Background: Strict genetic monogamy leads to sexual harmony because any trait that decreases the fitness of one sex also decreases the fitness of the other. Any deviation from monogamy increases the potential for sexual conflict. Conflict is further enhanced by sperm competition, and given the ubiquity of this phenomenon, sexual conflict is rife. In support of theory, experimentally enforced monogamy leads to the evolution of sexual benevolence. In contrast, with multiple mating, males evolve traits causing massive female fitness reductions when female evolution is restrained. Theory also predicts increased investment in spermatogenesis when sperm competition risk is high. While this supposition has correlational support, cause and effect has yet to be firmly established.
Results: By enforcing monogamy or polyandry in yellow-dung-fly lines, we have shown experimentally that males from polyandrous treatments evolved larger testes. Furthermore, females from this treatment evolved larger accessory sex glands. These glands produce a spermicidal secretion, so larger glands could increase female ability to influence paternity. Using molecular techniques, we have shown that, consistent with this idea, males' success as second mates is reduced in females from the polyandrous treatment. Nevertheless, males from polyandrous lines achieve higher paternity during sperm competition, and this finding further supports the testis evolution patterns.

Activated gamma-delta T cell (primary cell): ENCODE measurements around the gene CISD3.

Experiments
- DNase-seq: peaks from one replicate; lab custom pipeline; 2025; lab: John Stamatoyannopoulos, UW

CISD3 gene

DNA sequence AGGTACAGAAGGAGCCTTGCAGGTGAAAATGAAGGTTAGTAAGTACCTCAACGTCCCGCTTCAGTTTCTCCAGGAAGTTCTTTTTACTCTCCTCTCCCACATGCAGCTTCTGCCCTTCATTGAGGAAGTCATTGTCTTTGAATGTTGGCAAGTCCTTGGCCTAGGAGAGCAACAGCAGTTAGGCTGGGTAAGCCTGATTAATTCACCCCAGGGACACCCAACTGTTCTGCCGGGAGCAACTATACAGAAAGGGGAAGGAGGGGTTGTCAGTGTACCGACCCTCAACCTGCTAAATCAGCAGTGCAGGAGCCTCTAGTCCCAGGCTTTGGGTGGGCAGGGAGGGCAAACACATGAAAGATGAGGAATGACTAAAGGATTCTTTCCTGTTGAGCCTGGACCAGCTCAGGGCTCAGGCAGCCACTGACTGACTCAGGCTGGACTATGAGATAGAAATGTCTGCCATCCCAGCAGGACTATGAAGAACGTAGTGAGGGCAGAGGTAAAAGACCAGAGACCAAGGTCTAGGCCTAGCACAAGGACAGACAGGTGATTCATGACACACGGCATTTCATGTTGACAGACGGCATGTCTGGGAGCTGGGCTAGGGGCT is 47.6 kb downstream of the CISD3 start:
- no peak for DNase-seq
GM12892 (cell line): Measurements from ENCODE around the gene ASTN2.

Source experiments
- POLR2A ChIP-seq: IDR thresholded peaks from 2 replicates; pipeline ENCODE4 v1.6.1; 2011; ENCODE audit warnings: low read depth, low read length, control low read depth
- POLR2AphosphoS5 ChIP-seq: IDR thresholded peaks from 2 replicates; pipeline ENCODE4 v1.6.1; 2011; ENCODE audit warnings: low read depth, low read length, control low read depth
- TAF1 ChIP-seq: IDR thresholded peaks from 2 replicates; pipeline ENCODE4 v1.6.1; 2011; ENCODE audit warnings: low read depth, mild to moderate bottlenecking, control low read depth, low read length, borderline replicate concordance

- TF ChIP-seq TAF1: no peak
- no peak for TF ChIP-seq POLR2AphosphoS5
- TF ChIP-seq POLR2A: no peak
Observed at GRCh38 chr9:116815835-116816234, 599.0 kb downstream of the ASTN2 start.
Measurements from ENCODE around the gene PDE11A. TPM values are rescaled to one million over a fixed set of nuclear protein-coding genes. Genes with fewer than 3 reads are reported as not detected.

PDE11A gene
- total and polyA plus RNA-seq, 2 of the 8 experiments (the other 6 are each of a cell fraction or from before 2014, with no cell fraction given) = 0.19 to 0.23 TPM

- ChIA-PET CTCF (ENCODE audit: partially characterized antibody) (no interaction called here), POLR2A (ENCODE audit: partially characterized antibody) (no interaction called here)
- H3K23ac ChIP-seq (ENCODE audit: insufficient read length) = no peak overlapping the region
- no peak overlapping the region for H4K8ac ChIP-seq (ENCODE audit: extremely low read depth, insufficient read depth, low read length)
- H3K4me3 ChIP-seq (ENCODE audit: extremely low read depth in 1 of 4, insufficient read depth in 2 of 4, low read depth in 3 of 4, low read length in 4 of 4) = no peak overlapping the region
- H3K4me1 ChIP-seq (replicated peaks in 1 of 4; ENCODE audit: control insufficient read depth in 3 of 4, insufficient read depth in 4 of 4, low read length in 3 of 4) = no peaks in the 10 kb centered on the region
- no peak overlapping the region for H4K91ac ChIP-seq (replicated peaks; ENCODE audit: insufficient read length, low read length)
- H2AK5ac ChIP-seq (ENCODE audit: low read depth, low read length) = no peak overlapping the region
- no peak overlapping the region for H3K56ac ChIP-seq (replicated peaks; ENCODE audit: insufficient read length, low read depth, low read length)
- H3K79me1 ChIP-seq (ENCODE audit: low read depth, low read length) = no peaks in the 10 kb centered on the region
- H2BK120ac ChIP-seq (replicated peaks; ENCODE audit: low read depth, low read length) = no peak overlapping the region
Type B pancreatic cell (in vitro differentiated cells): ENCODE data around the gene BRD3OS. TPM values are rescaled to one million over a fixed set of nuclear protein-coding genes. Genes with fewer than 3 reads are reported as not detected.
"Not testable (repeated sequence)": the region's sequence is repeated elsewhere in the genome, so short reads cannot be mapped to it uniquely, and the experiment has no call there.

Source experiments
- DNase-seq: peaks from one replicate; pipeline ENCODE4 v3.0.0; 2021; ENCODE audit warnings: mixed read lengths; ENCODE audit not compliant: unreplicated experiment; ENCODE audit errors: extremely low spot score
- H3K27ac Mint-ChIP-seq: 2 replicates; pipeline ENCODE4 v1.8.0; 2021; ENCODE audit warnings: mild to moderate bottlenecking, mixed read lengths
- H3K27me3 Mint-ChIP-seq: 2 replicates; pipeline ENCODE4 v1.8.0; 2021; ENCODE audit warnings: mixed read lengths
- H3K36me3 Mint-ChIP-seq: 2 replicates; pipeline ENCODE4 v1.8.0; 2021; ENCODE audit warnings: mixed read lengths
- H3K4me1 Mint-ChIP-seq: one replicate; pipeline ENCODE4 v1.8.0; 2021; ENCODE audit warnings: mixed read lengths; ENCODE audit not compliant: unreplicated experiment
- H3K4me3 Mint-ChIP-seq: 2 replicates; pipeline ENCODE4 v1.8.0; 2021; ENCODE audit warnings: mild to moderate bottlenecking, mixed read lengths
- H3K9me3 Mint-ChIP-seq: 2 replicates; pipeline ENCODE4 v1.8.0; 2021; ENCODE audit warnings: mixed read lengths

Conclusions: These results provide direct experimental support for macroevolutionary patterns of testis size evolution. Furthermore, we have shown that sperm competition selects for traits likely to be important in sexual conflicts over paternity, a result only previously demonstrated in Drosophila melanogaster.